Fetal programming from sub-lethal radiation: glucose metabolism in the liver and brown adipose tissue
Master of Science
SubjectIonizing radiation exposure
Radiation exposure during pregnancy
Prenatal radiation exposure in humans
Brown adipose tissue
MetadataShow full item record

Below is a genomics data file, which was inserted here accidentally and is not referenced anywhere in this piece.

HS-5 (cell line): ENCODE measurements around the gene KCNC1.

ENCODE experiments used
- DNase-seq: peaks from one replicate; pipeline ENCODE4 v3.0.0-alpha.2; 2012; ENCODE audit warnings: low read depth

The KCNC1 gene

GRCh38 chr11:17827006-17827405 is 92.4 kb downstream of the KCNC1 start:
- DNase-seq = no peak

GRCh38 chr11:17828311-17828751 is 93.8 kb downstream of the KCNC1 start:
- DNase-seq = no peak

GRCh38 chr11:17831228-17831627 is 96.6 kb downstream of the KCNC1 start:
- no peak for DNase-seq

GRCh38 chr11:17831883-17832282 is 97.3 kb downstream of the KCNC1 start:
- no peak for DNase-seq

Exposure to ionizing radiation contributing to negative health outcomes is a widespread concern among the public, scientific community, and workers in the nuclear energy industry and diagnostic imaging field. However, the impact of sub-lethal exposures remains contentious particularly in pregnant women who represent a vulnerable group. The fetal programming hypothesis states that an adverse in-utero environment or stress during development of an embryo or fetus can result in permanent physiologic changes often resulting in progressive metabolic dysfunction with age. Various models of fetal programming present similar outcomes with offspring demonstrating alterations in birth weight. Low birth weight predisposes offspring to insulin resistance and impaired glucose metabolism. To assess the effects of sub-lethal dose radiation on fetal programming of glucose metabolism, pregnant C57Bl/6J mice were irradiated at 1000 mGy and compared to a sham irradiated group. Female offspring born to dams irradiated at 1000 mGy had: 1) increased liver weights, 2) increased hepatic protein expression of suppressor of cytokine signaling 3 (SOCS3) and phosphoenolpyruvate carboxykinase (PEPCK), and 3) increased 18Ffluorodeoxyglucose (18F-FDG) uptake in interscapular brown adipose tissue (IBAT) measured by positron emission tomography (PET). Male offspring born to irradiated dams showed non-significant reductions in SOCS3 and PEPCK protein expression in the liver and increased hepatic triglycerides. Radiation exposure to 1000 mGy caused no change in plasma triglycerides, however significant sex differences were observed. Female IBAT phosphorylated protein kinase B (Akt) to total Akt ratio and phosphorylated glycogen synthase kinase 3 beta (GSK3b) to total GSK3b ratio did not increase significantly with treatment suggesting insulin signaling is not responsible for the increase in tissue specific 18Ffluorodeoxyglucose (18F-FDG) uptake. It is likely that the b-adrenergic pathway is responsible for the increased IBAT glucose uptake observed in the female offspring from the increase in phosphorylated GSK3b and uncoupling protein 1 (UCP1) protein expression. While non-significant, these measures account for only a single time point in the rodent lifespan. The results of this study indicate alterations in glucose uptake and metabolism are significant in mice at 4 months of age. These findings suggest that sub-lethal dose radiation alters glucose metabolism in the IBAT and liver of offspring and changes may progress with age.